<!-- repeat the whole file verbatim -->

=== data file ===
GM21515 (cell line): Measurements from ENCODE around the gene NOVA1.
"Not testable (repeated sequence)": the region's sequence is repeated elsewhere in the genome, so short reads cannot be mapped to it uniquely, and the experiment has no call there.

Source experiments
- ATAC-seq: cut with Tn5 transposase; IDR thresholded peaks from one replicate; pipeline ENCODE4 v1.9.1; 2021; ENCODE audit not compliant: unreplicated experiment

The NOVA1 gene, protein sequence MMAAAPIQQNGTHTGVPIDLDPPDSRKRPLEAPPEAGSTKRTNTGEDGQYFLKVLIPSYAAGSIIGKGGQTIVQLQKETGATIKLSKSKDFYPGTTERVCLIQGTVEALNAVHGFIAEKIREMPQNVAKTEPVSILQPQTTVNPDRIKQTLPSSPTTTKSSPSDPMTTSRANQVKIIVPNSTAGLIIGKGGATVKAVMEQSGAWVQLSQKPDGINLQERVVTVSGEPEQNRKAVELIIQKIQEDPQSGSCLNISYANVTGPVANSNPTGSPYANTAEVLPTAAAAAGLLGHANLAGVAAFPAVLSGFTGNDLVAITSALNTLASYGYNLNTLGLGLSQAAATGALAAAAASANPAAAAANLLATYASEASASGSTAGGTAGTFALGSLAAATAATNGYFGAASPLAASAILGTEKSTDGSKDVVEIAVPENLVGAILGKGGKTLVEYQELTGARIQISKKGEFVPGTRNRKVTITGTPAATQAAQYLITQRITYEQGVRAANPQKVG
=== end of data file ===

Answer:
GM21515 (cell line): Measurements from ENCODE around the gene NOVA1.
"Not testable (repeated sequence)": the region's sequence is repeated elsewhere in the genome, so short reads cannot be mapped to it uniquely, and the experiment has no call there.

Source experiments
- ATAC-seq: cut with Tn5 transposase; IDR thresholded peaks from one replicate; pipeline ENCODE4 v1.9.1; 2021; ENCODE audit not compliant: unreplicated experiment

The NOVA1 gene, protein sequence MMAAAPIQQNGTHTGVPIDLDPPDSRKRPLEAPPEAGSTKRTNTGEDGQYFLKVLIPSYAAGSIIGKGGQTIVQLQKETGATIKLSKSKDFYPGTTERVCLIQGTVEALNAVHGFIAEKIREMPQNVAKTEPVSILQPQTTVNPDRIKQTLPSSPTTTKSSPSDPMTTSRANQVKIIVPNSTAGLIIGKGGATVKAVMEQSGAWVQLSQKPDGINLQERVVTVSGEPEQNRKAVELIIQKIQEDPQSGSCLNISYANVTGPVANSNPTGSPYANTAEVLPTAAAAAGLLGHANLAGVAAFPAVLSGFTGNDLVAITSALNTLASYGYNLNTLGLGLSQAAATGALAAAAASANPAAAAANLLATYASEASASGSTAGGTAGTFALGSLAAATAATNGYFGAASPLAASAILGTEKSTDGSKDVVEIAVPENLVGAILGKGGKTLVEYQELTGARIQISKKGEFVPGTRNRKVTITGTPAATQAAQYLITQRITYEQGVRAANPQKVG